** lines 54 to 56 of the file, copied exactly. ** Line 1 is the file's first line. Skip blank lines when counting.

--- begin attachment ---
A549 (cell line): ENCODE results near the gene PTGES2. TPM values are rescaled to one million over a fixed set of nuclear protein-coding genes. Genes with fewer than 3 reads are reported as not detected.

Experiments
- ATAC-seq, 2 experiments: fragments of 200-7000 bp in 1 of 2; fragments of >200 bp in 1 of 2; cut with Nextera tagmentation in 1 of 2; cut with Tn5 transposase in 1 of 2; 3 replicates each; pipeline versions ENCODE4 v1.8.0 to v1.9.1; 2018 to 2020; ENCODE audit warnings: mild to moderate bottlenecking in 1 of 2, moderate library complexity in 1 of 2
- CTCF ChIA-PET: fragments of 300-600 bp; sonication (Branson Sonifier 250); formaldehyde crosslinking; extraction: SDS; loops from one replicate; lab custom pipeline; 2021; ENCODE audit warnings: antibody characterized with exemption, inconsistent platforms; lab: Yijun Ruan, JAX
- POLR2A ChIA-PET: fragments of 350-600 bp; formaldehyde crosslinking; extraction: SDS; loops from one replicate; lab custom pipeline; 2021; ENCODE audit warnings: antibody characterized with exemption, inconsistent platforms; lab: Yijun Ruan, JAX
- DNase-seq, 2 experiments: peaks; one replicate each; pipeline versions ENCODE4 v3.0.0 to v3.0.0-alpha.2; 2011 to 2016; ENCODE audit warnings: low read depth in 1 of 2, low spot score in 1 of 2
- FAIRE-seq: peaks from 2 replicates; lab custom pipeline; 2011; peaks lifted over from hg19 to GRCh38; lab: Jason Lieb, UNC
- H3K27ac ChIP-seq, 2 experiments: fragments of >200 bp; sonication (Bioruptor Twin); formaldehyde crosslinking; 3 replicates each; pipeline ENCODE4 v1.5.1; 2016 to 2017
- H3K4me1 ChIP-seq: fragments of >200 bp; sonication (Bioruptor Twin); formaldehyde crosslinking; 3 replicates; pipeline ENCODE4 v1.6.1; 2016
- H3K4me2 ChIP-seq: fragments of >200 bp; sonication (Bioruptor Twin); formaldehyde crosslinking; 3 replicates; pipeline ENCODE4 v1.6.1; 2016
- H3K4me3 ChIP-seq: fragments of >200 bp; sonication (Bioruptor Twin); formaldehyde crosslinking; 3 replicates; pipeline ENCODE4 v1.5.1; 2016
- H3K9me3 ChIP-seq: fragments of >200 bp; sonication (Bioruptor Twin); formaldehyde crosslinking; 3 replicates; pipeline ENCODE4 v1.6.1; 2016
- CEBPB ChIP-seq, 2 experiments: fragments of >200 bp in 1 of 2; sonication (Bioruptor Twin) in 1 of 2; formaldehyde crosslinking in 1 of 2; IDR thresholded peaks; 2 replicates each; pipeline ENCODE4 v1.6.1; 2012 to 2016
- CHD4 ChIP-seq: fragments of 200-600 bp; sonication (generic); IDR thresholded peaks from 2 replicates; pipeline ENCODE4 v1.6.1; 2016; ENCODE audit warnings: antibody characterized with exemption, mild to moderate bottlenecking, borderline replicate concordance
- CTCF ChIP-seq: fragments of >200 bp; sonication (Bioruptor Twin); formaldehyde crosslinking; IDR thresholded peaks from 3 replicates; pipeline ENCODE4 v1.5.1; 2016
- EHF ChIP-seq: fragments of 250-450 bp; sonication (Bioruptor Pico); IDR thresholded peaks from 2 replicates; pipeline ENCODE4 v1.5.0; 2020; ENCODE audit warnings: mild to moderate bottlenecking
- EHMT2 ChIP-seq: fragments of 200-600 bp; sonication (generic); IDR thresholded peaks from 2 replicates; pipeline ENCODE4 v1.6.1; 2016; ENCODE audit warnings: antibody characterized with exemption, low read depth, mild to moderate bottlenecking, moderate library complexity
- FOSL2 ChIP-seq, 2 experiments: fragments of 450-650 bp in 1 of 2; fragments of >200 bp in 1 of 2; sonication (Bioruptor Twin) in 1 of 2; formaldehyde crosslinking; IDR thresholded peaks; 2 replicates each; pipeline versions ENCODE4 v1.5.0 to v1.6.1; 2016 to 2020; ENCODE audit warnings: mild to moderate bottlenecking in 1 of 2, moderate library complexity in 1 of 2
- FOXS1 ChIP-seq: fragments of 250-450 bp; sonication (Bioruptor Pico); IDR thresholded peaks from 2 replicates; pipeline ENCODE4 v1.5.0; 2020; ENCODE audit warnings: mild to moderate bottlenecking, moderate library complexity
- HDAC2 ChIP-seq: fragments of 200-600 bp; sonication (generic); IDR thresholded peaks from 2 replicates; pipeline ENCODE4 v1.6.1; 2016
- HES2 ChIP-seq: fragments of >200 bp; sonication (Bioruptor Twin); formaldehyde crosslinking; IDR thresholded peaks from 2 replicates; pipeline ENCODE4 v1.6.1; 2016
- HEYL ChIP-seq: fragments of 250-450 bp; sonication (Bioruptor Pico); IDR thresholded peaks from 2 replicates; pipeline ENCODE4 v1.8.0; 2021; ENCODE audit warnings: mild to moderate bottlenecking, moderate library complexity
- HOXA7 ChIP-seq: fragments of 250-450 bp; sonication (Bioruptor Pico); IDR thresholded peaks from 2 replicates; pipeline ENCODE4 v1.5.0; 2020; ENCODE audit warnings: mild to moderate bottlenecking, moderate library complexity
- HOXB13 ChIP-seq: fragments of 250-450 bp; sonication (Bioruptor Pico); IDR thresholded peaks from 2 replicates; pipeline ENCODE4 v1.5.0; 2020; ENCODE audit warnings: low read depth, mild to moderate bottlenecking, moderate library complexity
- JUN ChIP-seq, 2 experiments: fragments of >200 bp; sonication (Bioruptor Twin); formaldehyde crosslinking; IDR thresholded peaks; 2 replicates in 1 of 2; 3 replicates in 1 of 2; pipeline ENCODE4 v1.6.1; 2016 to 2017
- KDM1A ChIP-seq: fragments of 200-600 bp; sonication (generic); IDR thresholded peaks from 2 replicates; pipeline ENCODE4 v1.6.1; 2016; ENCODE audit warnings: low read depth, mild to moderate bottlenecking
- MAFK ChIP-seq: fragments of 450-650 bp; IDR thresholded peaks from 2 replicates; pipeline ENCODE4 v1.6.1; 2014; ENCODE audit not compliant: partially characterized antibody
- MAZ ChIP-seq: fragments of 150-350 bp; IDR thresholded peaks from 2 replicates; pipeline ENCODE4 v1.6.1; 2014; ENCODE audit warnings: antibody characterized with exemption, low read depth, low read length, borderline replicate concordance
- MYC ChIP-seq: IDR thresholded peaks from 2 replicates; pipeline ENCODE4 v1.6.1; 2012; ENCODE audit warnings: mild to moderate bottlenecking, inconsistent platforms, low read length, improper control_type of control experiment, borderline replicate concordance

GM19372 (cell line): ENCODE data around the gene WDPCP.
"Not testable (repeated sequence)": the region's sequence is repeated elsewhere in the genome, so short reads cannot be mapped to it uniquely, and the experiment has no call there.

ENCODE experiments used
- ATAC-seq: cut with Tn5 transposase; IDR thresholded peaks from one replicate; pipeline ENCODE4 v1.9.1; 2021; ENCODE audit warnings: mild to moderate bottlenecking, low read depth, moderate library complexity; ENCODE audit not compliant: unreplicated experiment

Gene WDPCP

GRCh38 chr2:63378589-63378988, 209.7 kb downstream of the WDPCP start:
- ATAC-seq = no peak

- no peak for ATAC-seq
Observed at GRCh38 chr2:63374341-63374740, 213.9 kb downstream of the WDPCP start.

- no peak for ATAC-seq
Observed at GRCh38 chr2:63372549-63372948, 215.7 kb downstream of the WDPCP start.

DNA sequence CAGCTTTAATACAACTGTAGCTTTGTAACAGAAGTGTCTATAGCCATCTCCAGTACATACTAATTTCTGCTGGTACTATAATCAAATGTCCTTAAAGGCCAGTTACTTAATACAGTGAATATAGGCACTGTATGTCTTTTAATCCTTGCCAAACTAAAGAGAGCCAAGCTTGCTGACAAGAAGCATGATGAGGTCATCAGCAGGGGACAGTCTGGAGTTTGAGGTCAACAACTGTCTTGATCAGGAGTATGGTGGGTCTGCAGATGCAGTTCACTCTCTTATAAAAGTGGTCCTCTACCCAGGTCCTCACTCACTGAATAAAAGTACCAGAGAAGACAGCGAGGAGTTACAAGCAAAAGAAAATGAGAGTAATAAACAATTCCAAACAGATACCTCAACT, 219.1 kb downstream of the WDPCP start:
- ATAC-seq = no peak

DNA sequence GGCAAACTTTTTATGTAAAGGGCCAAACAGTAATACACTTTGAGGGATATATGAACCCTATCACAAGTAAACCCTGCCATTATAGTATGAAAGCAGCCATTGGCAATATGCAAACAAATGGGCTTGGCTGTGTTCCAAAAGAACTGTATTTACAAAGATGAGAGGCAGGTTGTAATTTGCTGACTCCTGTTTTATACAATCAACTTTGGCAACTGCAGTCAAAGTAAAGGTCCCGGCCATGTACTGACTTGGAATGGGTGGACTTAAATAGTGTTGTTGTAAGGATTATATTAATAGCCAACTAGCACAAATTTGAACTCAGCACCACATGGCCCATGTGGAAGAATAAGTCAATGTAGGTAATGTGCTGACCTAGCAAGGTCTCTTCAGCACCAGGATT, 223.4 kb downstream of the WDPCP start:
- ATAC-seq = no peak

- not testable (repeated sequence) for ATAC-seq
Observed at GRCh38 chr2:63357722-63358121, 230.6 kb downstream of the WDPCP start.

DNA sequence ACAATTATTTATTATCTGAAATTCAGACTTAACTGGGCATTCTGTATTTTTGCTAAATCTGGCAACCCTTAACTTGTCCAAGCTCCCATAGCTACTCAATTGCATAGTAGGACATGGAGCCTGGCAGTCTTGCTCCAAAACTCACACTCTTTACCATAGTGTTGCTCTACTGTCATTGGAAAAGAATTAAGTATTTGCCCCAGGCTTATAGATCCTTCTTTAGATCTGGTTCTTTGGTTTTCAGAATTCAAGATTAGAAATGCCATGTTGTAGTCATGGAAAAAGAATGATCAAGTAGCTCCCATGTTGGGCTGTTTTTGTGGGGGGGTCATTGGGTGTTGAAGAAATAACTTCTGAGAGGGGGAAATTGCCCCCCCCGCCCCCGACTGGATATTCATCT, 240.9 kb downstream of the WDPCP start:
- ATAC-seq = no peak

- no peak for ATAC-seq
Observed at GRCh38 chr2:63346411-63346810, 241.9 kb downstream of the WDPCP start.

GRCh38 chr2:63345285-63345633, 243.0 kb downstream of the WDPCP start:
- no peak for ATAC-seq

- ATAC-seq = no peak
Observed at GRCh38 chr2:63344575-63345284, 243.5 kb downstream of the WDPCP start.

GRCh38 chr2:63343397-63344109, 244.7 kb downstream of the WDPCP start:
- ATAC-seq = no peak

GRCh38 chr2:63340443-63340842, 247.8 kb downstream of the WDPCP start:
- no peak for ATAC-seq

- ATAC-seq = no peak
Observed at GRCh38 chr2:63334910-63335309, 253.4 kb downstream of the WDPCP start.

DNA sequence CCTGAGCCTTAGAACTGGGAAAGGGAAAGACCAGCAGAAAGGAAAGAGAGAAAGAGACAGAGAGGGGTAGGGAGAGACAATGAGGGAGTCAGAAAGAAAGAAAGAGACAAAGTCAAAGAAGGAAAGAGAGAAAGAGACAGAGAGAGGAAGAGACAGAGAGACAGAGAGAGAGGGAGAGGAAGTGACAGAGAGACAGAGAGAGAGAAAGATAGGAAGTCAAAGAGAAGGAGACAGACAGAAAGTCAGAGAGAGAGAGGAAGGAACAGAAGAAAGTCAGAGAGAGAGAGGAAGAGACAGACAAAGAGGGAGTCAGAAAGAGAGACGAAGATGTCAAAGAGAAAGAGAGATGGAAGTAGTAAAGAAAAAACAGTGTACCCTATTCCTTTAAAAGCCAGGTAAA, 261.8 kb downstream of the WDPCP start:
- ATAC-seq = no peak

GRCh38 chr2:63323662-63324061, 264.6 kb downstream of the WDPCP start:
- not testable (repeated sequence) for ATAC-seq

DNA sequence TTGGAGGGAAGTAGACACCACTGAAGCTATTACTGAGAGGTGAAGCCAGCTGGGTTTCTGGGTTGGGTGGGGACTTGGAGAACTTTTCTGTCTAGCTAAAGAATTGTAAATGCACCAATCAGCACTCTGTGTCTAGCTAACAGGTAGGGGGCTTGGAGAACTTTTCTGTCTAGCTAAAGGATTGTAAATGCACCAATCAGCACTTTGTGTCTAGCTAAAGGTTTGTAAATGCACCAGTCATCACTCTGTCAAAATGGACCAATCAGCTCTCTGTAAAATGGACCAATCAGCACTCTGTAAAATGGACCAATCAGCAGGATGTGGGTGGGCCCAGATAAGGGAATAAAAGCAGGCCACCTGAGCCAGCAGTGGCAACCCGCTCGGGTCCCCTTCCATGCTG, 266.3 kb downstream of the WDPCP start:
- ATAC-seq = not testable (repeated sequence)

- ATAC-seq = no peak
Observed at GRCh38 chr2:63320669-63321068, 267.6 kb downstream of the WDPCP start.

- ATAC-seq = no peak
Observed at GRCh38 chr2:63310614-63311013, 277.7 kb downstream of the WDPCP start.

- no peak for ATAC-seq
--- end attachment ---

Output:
Observed at GRCh38 chr2:63344575-63345284, 243.5 kb downstream of the WDPCP start.

GRCh38 chr2:63343397-63344109, 244.7 kb downstream of the WDPCP start:
- ATAC-seq = no peak